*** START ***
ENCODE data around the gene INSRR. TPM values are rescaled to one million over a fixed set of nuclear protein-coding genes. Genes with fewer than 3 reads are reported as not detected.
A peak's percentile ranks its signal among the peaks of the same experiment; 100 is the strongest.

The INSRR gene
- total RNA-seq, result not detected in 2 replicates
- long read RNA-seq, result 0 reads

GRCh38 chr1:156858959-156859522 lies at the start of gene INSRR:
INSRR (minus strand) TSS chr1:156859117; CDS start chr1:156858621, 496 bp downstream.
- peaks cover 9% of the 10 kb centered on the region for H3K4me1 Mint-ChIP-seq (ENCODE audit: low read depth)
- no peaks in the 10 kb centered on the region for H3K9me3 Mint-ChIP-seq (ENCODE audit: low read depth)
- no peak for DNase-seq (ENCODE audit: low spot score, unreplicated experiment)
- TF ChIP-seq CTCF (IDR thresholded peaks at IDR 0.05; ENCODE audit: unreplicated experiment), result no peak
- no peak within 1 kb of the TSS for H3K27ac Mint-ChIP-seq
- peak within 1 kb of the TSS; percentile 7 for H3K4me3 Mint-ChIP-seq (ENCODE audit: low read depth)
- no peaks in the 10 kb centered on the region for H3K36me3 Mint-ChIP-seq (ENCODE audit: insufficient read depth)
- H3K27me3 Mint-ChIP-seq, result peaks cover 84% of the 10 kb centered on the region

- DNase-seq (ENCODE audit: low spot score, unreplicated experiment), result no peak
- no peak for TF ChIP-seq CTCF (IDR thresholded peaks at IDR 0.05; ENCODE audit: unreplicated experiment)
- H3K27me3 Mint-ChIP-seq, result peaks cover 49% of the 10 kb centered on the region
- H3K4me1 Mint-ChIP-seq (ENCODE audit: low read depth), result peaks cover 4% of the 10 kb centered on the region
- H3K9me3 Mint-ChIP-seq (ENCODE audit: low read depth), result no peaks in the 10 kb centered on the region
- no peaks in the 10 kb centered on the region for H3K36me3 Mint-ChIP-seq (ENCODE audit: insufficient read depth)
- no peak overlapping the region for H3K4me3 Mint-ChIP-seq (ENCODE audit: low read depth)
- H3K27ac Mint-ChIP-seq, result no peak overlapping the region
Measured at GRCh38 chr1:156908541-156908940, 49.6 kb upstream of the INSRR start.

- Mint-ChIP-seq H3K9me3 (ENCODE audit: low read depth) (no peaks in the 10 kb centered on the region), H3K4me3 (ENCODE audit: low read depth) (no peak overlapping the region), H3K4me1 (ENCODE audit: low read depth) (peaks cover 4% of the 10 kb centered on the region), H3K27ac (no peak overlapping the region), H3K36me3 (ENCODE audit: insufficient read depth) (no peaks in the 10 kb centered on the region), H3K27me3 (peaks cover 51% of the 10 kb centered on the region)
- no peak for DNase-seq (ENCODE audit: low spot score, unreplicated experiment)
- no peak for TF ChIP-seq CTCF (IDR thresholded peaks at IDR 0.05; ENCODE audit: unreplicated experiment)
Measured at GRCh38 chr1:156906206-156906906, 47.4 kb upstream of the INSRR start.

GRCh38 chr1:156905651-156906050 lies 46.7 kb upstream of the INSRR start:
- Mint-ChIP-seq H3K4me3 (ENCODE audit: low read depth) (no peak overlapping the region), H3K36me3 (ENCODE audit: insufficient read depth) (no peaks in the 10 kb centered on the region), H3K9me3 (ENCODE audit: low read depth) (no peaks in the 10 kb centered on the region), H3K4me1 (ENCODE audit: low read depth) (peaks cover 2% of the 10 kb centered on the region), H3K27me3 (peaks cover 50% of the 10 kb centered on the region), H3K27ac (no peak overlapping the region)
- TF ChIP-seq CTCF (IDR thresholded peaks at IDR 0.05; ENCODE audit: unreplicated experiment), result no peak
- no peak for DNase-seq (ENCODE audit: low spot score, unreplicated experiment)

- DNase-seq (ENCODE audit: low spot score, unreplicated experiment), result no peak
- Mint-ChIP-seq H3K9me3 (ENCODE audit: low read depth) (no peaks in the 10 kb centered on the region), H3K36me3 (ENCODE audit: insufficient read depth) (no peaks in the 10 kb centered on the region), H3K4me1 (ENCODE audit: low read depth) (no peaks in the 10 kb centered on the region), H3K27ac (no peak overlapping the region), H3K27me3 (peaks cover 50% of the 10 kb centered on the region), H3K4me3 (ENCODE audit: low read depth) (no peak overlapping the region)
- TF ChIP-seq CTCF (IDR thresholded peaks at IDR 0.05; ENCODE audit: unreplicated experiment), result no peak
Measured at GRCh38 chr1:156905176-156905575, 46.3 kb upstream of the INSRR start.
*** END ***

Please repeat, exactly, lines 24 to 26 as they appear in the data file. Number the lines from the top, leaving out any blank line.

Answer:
Measured at GRCh38 chr1:156908541-156908940, 49.6 kb upstream of the INSRR start.

- Mint-ChIP-seq H3K9me3 (ENCODE audit: low read depth) (no peaks in the 10 kb centered on the region), H3K4me3 (ENCODE audit: low read depth) (no peak overlapping the region), H3K4me1 (ENCODE audit: low read depth) (peaks cover 4% of the 10 kb centered on the region), H3K27ac (no peak overlapping the region), H3K36me3 (ENCODE audit: insufficient read depth) (no peaks in the 10 kb centered on the region), H3K27me3 (peaks cover 51% of the 10 kb centered on the region)
- no peak for DNase-seq (ENCODE audit: low spot score, unreplicated experiment)